6th July 2022

We call on Chancellor to tackle fuel cost crisis

Surging inflation puts volunteer-run transport services at risk.

Volunteer Scotland is part of a coalition of eleven charities that has written to the Chancellor of the Exchequer to call for action to tackle the spiraling fuel costs crisis which is damaging the voluntary sector across the UK.

The campaign is led by the Community Transport Association (CTA) – which represents over 1,200 local charities and community groups across the UK who provide accessible, inclusive transport services – and highlights the impact of record petrol and diesel prices on organisations and volunteers.

The letter asks Nadhim Zahawi MP to increase the Approved Mileage Allowance Payment (AMAP) – which is the maximum level at which volunteer drivers can be reimbursed without any impact on their tax obligations or benefit entitlements – to reflect inflation in his Autumn Budget this October.

The AMAP rate of 45p per mile was last reviewed in 2012. Before Russia’s invasion of Ukraine, the cost of motoring had already increased by 25% since then, according to research by the RAC.

CTA has now joined forces with eleven charities from England, Scotland, Wales and Northern Ireland – Volunteer Scotland, Communities 1st, Volunteer Now, the National Council of Voluntary Organisations, the Scottish Council of Voluntary Organisations, the Scottish Volunteering Forum, the Royal Voluntary Service, Volunteering Matters, Wales Council for Voluntary Action and the National Association for Voluntary and Community Action – to call for an immediate review of the AMAP rate.

The coalition’s letter states that the current AMAP rate ‘no longer fully covers volunteer expenses’ and is disincentivising volunteering at a time when, as we recover from the COVID-19 pandemic and face a cost of living crisis, it is needed more than ever to – for example, to transport older and disabled people to GP, hospital and vaccination appointments. It asks the Chancellor to ‘safeguard the future of the charities and organisations who rely on volunteer drivers to deliver lifeline services’.

“Inflation is hitting all parts of the voluntary sector hard, especially the Community Transport sector. Our members rely on small government grants, public donations and volunteer drivers. With fuel prices at record highs and the cost of living crisis worsening, it’s increasingly difficult for local charities or community groups to make ends meet. “Some amazing projects and essential services are under threat. If some Community Transport schemes can’t continue, it’ll mean fewer older and disabled people are able to get out and about for shopping, hospital appointments or visits to family and friends. It’ll mean fewer younger people and deprived households without access to a car able to get to school, college, university or work. It’ll mean more transport poverty across the UK."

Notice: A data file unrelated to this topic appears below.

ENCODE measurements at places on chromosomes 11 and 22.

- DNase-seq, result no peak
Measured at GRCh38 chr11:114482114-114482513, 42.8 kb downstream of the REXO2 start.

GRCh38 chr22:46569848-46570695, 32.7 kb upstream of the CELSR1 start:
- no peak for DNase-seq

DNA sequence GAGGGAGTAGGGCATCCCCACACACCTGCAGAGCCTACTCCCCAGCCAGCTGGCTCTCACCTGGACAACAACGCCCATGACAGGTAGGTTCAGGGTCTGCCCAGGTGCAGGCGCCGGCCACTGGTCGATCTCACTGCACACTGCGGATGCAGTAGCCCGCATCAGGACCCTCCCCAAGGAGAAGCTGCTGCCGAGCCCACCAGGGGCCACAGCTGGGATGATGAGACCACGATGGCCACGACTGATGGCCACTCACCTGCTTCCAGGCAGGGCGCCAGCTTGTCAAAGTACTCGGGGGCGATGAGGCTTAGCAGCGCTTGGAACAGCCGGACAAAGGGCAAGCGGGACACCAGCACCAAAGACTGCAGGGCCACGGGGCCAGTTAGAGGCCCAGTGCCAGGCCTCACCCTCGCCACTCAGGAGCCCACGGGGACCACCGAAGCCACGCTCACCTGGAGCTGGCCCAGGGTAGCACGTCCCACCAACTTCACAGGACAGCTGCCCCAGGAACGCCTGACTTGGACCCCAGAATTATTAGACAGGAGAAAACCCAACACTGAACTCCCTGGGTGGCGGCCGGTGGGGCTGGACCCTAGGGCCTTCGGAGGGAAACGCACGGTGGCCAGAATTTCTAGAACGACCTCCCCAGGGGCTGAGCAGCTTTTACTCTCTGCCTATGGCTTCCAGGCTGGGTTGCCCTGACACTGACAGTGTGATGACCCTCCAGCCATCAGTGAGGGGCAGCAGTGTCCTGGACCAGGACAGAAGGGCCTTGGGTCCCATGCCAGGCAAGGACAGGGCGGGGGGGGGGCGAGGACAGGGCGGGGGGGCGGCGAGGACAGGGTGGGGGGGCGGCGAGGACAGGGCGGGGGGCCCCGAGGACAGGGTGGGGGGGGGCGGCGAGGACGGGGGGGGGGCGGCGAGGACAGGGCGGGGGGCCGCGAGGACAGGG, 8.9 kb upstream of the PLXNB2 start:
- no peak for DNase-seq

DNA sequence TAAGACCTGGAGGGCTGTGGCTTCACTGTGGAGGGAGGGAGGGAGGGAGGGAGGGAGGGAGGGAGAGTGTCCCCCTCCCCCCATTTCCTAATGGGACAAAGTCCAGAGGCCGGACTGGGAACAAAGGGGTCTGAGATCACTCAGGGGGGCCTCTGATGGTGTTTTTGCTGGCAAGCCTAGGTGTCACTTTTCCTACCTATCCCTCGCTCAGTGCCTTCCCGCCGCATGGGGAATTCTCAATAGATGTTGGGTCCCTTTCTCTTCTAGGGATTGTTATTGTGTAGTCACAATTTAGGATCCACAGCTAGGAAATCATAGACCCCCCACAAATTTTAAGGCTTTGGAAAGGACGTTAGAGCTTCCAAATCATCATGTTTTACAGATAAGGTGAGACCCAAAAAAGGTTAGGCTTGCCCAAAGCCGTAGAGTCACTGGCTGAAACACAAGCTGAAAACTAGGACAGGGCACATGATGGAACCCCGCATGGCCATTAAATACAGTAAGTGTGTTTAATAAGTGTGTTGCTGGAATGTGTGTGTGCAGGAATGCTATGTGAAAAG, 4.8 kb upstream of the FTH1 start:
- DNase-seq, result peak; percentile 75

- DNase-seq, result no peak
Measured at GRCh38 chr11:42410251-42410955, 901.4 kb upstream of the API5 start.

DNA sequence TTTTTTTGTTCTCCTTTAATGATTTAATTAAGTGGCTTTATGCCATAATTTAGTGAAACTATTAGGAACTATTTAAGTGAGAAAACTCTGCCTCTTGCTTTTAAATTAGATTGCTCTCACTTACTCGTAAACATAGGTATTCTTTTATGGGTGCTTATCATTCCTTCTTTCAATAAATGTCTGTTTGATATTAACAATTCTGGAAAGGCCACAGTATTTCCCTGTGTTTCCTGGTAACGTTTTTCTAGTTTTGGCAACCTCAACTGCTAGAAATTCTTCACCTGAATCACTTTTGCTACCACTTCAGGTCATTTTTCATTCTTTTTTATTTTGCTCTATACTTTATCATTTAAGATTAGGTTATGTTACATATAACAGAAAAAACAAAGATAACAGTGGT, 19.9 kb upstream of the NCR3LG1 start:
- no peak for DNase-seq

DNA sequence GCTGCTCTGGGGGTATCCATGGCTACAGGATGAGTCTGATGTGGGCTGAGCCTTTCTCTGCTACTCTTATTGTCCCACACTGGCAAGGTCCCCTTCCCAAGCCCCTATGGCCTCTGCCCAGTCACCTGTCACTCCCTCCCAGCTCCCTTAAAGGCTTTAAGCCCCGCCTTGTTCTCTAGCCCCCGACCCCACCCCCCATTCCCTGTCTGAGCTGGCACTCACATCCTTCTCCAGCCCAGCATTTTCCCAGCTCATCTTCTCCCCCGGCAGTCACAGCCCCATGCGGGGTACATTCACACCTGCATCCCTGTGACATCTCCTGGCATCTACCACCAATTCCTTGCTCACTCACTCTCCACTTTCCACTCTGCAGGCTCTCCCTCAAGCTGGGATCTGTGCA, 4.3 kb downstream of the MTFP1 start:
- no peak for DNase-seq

“Volunteer Scotland exists to ensure that more people can volunteer; enjoyably, safely and regularly. The cost of living crisis is adding significant financial pressure to individuals across Scotland, and creating unwelcome barriers for people who wish to volunteer. “12% of formal Scottish volunteers gave help to transport people or things in 2018. This is the equivalent of 140,763 Scottish adults giving 12.5 million hours of help with an economic value of £187.8 million. Increasing the AMAP rate will help ensure that more volunteers are able to continue using their own car to provide vital help in their local communities.”

What can you do?

You can write to your local MP to help us to pressure the UK Government to act. To find yours, follow this link: Find your MP – MPs and Lords – UK Parliament. To make the process as easy as possible CTA  have included a template letter

To strengthen the conversation with key decision makers, CTA are seeking to gather as much information from across the UK on the impacts of the current AMAP rate on the recruitment and retention of volunteers. They ask that you complete their survey, which should only take 5-6 minutes to do.

Finally, contact Volunteer Scotland at hello@volunteerscotland.org.uk for guidance if you are experiencing any of the challenges raised by the campaign with your volunteers.